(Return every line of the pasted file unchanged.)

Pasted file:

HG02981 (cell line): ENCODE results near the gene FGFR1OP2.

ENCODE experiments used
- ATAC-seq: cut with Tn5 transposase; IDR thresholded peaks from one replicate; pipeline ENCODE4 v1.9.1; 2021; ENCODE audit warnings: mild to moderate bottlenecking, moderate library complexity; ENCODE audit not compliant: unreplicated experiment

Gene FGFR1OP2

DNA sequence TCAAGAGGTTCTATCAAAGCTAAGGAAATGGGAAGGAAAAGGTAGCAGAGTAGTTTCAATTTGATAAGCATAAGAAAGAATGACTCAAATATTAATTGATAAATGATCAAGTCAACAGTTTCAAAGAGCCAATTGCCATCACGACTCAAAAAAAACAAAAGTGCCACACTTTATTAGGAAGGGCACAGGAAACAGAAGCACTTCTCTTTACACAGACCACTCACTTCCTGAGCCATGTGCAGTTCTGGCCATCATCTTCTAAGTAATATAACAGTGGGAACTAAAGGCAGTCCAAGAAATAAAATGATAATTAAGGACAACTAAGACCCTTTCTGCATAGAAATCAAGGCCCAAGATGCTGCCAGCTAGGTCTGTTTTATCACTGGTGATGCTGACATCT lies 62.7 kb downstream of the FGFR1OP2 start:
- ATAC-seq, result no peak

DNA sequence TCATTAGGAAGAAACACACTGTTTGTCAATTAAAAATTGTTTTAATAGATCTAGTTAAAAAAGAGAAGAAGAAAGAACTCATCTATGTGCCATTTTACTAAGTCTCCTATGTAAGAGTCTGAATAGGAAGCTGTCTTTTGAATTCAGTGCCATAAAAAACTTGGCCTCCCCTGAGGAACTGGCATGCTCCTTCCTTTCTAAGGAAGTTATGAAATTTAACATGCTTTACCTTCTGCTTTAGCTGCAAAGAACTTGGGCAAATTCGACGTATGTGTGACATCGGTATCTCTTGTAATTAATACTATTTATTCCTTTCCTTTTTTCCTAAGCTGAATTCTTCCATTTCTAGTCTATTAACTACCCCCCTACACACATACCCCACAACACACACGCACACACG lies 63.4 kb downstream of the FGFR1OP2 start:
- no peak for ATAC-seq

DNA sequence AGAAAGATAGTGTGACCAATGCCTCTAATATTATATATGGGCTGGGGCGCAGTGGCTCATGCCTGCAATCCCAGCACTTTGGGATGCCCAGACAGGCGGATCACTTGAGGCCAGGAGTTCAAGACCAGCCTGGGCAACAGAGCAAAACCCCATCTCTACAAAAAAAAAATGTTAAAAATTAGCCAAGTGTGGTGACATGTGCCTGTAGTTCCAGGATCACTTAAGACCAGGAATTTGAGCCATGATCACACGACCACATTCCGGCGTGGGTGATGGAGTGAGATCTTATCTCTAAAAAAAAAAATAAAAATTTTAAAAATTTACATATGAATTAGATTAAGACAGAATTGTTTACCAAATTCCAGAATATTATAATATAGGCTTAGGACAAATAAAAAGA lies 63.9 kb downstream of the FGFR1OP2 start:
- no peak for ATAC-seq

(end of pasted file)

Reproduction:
HG02981 (cell line): ENCODE results near the gene FGFR1OP2.

ENCODE experiments used
- ATAC-seq: cut with Tn5 transposase; IDR thresholded peaks from one replicate; pipeline ENCODE4 v1.9.1; 2021; ENCODE audit warnings: mild to moderate bottlenecking, moderate library complexity; ENCODE audit not compliant: unreplicated experiment

Gene FGFR1OP2

DNA sequence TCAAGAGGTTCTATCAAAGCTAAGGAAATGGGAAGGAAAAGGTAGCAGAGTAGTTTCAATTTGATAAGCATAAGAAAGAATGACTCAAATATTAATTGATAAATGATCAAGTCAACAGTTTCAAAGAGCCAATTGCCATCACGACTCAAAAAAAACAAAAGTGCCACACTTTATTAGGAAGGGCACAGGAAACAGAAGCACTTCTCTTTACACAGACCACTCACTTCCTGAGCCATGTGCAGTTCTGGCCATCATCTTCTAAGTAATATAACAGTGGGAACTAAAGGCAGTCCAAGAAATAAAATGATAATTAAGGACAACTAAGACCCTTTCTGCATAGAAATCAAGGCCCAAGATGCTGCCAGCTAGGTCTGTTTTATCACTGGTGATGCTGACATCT lies 62.7 kb downstream of the FGFR1OP2 start:
- ATAC-seq, result no peak

DNA sequence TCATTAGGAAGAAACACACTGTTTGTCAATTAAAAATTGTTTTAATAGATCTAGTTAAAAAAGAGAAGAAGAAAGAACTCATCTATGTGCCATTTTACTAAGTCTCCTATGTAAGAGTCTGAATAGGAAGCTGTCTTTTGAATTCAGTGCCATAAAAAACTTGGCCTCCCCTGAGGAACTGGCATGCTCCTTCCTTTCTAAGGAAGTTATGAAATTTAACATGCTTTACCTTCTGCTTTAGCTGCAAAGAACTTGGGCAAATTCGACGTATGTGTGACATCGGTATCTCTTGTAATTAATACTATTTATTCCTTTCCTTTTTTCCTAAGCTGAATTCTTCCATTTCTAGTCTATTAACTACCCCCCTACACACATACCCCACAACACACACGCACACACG lies 63.4 kb downstream of the FGFR1OP2 start:
- no peak for ATAC-seq

DNA sequence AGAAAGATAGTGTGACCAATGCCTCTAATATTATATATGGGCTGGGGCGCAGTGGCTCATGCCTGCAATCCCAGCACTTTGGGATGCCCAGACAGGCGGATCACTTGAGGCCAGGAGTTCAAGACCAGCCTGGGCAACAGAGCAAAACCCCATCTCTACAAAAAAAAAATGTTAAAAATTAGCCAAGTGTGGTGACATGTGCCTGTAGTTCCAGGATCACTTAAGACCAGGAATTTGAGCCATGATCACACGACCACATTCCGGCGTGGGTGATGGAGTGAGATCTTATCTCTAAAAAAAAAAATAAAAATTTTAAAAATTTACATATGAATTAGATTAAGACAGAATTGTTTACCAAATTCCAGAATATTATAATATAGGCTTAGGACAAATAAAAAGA lies 63.9 kb downstream of the FGFR1OP2 start:
- no peak for ATAC-seq